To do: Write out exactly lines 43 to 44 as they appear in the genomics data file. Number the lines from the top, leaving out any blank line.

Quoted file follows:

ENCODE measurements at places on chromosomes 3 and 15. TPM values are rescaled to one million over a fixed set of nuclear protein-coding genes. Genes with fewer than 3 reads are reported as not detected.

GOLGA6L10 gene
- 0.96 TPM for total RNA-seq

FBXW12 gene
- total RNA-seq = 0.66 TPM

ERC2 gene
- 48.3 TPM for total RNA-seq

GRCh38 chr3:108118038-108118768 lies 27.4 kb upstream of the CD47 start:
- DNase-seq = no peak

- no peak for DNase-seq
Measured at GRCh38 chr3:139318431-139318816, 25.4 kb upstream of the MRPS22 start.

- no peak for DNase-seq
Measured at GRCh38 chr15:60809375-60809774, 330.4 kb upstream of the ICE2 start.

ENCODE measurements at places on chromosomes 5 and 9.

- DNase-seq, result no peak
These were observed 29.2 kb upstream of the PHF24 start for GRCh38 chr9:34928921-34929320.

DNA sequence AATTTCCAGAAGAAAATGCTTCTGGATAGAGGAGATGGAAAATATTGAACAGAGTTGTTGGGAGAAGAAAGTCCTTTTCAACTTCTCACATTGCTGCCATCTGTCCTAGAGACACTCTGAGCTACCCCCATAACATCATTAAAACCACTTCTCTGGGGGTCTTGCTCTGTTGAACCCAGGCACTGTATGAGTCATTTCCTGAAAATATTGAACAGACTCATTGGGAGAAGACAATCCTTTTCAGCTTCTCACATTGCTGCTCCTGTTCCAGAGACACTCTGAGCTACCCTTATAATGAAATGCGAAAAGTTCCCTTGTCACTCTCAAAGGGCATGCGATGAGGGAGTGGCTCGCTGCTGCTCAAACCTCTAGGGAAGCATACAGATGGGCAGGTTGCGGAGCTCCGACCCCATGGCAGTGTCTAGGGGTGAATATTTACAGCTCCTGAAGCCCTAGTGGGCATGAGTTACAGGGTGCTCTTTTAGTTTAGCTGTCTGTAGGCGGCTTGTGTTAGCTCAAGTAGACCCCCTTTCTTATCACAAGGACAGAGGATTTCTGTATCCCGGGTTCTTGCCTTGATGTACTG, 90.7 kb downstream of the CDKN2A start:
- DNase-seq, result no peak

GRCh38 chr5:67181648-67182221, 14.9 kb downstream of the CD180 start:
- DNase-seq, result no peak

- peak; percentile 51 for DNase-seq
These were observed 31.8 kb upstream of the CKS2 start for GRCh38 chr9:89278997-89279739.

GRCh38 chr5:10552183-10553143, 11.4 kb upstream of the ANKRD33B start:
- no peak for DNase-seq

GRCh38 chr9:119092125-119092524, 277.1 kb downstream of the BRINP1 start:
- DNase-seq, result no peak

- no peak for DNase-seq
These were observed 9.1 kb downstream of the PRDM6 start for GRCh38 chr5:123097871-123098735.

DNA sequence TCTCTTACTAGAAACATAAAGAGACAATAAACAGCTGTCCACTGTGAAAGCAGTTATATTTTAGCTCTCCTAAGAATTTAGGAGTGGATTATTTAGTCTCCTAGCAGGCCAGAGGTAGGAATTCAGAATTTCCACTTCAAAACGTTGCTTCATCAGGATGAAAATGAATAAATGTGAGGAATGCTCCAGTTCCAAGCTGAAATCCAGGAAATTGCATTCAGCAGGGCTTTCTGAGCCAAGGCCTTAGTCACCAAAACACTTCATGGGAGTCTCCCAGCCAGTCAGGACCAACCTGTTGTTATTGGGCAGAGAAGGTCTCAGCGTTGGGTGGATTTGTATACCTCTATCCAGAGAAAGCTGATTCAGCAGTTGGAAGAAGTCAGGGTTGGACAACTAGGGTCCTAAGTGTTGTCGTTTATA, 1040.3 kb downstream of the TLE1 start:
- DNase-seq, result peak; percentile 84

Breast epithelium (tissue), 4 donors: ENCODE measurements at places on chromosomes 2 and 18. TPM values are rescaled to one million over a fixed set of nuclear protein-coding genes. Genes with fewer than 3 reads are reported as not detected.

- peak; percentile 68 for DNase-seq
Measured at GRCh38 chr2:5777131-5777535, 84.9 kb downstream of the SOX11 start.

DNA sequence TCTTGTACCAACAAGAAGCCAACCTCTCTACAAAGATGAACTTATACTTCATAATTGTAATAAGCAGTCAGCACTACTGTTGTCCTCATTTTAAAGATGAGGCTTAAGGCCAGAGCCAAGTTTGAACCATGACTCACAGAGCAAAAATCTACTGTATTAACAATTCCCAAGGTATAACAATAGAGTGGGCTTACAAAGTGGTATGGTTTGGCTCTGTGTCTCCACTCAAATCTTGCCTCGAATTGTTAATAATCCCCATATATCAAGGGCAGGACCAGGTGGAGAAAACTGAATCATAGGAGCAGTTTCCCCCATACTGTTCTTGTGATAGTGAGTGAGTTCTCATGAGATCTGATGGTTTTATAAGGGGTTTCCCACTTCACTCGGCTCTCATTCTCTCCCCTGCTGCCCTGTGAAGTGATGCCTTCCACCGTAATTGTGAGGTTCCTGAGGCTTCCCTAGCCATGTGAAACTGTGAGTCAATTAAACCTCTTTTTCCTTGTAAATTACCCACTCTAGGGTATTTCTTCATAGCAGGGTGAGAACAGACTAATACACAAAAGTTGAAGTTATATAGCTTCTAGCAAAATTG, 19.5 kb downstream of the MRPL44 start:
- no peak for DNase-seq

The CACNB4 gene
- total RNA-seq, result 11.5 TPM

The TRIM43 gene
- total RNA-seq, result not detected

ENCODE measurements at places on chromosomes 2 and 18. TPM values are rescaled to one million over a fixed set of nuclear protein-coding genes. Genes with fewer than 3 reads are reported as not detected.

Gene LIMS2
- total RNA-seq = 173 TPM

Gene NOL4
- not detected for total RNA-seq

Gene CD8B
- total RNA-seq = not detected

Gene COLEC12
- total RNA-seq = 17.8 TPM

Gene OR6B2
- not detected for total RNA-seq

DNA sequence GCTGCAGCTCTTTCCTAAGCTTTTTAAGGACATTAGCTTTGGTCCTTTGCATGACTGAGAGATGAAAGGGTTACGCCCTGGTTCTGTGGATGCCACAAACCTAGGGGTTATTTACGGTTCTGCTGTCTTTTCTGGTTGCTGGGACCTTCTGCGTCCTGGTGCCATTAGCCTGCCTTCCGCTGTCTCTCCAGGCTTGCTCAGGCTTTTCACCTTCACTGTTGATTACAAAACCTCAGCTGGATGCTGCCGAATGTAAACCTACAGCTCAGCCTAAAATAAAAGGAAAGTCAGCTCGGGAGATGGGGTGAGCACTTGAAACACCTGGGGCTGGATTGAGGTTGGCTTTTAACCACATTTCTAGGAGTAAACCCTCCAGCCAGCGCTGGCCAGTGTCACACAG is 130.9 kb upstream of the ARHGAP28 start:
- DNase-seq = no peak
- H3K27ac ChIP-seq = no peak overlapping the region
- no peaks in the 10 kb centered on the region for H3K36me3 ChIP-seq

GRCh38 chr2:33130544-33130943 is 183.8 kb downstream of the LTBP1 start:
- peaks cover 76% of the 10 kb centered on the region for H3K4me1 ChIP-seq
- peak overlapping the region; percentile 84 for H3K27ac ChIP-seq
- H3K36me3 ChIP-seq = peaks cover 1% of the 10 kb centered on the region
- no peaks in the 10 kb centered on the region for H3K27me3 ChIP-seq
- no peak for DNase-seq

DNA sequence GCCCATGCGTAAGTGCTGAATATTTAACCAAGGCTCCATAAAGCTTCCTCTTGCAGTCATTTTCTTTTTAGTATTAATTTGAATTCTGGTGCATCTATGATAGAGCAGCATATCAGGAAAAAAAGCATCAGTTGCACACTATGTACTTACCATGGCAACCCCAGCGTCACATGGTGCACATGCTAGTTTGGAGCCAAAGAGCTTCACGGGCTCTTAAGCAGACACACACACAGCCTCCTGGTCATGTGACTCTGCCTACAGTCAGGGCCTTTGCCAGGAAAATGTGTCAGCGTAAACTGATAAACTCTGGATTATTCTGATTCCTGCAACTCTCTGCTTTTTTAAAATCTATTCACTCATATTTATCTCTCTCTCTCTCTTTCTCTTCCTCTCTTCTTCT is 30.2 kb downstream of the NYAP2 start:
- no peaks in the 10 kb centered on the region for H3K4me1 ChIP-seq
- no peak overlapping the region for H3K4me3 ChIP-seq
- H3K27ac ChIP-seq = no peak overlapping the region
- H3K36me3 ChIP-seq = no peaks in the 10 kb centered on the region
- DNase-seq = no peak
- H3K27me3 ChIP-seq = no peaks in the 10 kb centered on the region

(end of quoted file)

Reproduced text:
Gene NOL4
- not detected for total RNA-seq